I don't think I have to remind y'alls that today, the situation in our
world is worse than ever. People are starving in third world countries,
corporations still exist, and there is a war going on in the middle
east. Needless to say, we could darn well use a few more independent
artists like Rage who aren't selling themselves to the highest bidder
and putting money into the coffers of MTV and the big name record
companies (AKA "The Machine).
Let's just say that I'd be in-RAGE if someone took this album from me,
no pun intended!
Most of you will probably recognize 3 Doors Down from their
international Megahit "Superman". But what you probably DON'T
know is that they went on making music afterwards, and that all of it
was pretty darn good. Most uneducated listeners dismissed 3 Doors as a
"Shitty One Hit Wonder Machine" after Superman came out, but those who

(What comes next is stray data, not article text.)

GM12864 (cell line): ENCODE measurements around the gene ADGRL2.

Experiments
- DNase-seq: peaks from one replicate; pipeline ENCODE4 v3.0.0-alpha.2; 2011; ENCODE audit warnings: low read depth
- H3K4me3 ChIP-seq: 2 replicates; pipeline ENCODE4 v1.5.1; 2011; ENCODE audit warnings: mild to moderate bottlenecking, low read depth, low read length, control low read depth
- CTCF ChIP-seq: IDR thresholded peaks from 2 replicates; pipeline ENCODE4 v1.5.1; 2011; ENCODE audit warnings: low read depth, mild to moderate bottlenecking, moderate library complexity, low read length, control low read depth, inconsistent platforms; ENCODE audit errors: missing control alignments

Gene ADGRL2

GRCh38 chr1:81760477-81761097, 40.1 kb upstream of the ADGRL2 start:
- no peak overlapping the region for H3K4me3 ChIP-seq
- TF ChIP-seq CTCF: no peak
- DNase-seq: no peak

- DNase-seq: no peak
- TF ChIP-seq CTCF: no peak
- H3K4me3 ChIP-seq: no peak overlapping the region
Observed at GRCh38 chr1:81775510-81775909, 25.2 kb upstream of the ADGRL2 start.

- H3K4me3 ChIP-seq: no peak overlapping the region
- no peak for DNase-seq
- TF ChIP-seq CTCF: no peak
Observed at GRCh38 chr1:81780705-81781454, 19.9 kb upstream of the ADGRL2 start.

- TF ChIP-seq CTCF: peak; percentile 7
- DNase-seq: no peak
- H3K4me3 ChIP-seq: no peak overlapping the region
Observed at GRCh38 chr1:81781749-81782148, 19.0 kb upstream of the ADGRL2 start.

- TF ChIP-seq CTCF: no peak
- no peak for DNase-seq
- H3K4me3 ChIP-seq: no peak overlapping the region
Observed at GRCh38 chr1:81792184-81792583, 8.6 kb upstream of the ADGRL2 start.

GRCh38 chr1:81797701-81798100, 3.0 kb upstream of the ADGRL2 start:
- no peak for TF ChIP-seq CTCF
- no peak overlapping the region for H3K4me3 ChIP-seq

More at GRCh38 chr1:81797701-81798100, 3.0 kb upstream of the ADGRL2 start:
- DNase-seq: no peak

stuck with the band for their next couple of albums were amply rewarded
for their loyalty, as 3 Doors has been able to hone their reputation as
the "Southern, Darker Version of Matchbox 20" to a razor's edge.
So it should come as no surprise to you that "Seventeen Days" is an
outright masterpiece. This, ladies and gentlemen, is a rock and roll
Opus that puts the likes of Van Halen & ZZ Top to shame. This is an
album for adults who love music. There are no self-indigent guitar
solos here. No catchy melodies, or dopey singalong choruses. This is
pure, adulterated, 100 proof rock and roll sludge at it's finest.
The sadness of sitting alone in a smokey Wisconsin bar, nursing a lime
budweiser while contemplating the roofie-ing of that 23-year-old
softball chick with the faint mustache and the dirty blonde hair,
distilled down to 44 minutes and 9 seconds of cosmically orgasmic
This, my friends...is rock and roll.
Rock on everybody. And stay safe out there.